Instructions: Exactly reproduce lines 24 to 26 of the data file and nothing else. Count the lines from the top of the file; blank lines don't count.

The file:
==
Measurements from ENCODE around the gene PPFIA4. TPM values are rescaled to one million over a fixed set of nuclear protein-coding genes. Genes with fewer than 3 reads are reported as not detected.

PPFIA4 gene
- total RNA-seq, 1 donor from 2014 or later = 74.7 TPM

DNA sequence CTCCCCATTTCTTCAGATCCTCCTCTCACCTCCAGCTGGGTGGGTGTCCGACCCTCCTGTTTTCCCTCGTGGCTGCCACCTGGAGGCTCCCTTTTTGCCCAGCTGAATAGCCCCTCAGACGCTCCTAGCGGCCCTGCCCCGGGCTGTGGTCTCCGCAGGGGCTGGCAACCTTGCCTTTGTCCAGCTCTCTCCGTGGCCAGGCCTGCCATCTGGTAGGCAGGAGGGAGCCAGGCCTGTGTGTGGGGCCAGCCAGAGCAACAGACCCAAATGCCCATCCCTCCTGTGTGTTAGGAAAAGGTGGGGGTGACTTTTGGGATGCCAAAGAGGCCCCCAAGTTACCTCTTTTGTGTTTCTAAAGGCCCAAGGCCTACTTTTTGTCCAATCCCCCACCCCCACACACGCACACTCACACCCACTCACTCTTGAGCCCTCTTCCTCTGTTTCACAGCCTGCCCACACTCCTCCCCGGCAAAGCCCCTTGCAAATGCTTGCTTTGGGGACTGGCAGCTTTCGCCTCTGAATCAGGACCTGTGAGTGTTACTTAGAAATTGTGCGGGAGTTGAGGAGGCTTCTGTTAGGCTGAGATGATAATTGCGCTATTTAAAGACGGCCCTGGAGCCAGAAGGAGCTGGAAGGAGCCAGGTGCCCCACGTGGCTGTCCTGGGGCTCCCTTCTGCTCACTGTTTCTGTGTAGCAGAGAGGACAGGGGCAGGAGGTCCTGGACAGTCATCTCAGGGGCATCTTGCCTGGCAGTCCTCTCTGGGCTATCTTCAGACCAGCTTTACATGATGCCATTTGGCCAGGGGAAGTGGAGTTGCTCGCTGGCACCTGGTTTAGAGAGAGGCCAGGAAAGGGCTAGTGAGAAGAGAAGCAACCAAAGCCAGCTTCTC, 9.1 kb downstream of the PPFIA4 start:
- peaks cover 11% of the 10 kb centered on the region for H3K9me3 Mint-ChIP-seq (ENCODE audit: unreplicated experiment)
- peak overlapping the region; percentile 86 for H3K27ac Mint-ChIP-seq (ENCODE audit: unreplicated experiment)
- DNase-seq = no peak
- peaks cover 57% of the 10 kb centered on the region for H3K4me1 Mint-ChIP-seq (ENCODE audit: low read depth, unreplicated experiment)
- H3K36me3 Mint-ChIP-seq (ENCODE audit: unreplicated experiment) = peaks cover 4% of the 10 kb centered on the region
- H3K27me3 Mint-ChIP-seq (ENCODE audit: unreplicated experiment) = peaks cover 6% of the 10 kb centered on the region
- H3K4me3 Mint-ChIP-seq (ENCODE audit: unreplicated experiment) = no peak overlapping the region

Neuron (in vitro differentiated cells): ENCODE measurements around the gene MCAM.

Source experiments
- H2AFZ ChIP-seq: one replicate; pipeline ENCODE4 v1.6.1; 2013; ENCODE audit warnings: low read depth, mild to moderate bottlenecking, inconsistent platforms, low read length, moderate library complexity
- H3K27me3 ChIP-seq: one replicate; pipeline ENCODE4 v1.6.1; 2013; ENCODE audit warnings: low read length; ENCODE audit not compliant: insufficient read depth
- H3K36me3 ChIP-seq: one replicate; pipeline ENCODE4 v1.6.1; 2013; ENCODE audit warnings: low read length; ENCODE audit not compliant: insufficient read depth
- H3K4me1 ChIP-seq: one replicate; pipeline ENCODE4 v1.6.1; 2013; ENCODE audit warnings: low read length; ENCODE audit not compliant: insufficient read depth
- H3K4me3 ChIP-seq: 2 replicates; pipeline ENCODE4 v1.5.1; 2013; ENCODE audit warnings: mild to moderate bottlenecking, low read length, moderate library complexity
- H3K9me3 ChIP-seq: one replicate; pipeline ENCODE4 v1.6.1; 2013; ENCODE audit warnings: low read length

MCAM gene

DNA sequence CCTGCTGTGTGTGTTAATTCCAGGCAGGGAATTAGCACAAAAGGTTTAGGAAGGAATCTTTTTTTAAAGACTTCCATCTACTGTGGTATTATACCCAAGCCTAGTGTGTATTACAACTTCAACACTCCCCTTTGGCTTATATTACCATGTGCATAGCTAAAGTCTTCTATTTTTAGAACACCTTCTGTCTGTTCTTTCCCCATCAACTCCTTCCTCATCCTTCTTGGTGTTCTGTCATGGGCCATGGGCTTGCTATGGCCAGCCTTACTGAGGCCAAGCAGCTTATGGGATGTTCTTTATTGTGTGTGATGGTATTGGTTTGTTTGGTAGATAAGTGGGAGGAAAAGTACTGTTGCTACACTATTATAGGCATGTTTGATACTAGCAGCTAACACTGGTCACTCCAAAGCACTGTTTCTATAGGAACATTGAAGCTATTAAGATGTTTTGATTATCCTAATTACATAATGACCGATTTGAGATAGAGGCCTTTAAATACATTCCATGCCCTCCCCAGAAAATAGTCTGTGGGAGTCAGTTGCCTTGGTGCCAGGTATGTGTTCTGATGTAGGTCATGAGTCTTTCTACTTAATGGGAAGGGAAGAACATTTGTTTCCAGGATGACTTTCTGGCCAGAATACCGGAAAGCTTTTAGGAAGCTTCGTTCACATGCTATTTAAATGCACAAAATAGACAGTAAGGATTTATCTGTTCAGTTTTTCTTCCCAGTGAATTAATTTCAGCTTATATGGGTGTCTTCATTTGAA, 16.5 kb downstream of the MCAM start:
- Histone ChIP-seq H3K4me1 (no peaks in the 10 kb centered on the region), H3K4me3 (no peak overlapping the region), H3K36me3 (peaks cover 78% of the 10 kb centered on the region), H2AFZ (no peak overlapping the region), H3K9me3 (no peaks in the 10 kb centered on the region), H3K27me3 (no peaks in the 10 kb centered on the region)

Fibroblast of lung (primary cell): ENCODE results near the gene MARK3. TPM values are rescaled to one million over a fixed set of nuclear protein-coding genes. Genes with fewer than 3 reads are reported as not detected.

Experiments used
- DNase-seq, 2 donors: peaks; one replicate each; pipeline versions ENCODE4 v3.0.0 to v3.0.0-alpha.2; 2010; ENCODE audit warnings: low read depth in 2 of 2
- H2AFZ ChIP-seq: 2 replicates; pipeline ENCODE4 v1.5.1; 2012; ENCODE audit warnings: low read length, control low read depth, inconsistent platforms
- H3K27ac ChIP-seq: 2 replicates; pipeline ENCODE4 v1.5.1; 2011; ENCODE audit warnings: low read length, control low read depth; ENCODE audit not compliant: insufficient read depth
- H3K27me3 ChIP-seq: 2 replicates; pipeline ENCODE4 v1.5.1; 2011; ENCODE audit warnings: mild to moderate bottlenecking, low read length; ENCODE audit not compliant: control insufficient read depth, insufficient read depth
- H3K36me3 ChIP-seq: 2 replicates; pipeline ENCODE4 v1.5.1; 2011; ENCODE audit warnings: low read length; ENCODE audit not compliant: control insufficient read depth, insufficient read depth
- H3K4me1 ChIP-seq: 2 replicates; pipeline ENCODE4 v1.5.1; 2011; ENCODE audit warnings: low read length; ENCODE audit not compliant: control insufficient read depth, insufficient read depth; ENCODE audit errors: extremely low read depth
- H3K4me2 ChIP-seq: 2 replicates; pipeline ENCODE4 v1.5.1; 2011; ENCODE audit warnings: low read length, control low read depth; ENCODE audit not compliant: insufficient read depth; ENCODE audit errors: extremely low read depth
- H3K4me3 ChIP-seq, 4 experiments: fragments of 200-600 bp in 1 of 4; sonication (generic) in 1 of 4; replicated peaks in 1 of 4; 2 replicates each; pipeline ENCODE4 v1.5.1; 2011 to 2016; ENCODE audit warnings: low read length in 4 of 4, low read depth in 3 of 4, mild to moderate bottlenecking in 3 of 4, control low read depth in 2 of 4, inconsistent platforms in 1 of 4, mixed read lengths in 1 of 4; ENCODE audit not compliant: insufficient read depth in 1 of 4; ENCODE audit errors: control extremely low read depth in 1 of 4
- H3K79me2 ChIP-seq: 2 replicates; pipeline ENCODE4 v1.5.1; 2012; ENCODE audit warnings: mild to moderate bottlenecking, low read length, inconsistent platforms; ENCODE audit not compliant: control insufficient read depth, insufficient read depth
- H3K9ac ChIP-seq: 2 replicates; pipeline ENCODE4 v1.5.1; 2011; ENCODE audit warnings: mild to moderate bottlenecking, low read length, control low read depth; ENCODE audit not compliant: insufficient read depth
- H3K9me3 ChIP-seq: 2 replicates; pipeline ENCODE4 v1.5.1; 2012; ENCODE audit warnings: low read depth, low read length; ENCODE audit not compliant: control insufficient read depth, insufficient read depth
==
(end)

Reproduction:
Experiments used
- DNase-seq, 2 donors: peaks; one replicate each; pipeline versions ENCODE4 v3.0.0 to v3.0.0-alpha.2; 2010; ENCODE audit warnings: low read depth in 2 of 2
- H2AFZ ChIP-seq: 2 replicates; pipeline ENCODE4 v1.5.1; 2012; ENCODE audit warnings: low read length, control low read depth, inconsistent platforms